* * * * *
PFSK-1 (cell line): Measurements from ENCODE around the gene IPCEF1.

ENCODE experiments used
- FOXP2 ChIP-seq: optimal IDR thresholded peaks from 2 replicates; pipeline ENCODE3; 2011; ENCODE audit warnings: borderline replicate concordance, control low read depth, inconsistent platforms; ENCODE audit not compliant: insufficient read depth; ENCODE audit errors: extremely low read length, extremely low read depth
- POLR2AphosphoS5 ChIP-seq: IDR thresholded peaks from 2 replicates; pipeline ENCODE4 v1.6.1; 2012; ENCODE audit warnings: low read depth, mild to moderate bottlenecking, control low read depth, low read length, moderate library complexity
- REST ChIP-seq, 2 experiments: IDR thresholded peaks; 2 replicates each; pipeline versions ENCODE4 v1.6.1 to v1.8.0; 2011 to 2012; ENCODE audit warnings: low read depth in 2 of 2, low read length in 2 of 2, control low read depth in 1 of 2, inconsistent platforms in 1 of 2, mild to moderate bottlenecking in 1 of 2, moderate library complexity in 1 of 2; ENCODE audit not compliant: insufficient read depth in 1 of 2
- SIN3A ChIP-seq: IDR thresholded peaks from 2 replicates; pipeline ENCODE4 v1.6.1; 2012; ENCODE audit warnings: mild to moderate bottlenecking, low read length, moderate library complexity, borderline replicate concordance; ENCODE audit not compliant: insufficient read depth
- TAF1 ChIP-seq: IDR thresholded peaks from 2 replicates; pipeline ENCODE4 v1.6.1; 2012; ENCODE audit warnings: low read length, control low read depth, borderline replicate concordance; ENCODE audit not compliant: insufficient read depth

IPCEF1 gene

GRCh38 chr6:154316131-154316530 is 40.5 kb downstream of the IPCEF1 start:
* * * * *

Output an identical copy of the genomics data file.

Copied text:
PFSK-1 (cell line): Measurements from ENCODE around the gene IPCEF1.

ENCODE experiments used
- FOXP2 ChIP-seq: optimal IDR thresholded peaks from 2 replicates; pipeline ENCODE3; 2011; ENCODE audit warnings: borderline replicate concordance, control low read depth, inconsistent platforms; ENCODE audit not compliant: insufficient read depth; ENCODE audit errors: extremely low read length, extremely low read depth
- POLR2AphosphoS5 ChIP-seq: IDR thresholded peaks from 2 replicates; pipeline ENCODE4 v1.6.1; 2012; ENCODE audit warnings: low read depth, mild to moderate bottlenecking, control low read depth, low read length, moderate library complexity
- REST ChIP-seq, 2 experiments: IDR thresholded peaks; 2 replicates each; pipeline versions ENCODE4 v1.6.1 to v1.8.0; 2011 to 2012; ENCODE audit warnings: low read depth in 2 of 2, low read length in 2 of 2, control low read depth in 1 of 2, inconsistent platforms in 1 of 2, mild to moderate bottlenecking in 1 of 2, moderate library complexity in 1 of 2; ENCODE audit not compliant: insufficient read depth in 1 of 2
- SIN3A ChIP-seq: IDR thresholded peaks from 2 replicates; pipeline ENCODE4 v1.6.1; 2012; ENCODE audit warnings: mild to moderate bottlenecking, low read length, moderate library complexity, borderline replicate concordance; ENCODE audit not compliant: insufficient read depth
- TAF1 ChIP-seq: IDR thresholded peaks from 2 replicates; pipeline ENCODE4 v1.6.1; 2012; ENCODE audit warnings: low read length, control low read depth, borderline replicate concordance; ENCODE audit not compliant: insufficient read depth

IPCEF1 gene

GRCh38 chr6:154316131-154316530 is 40.5 kb downstream of the IPCEF1 start: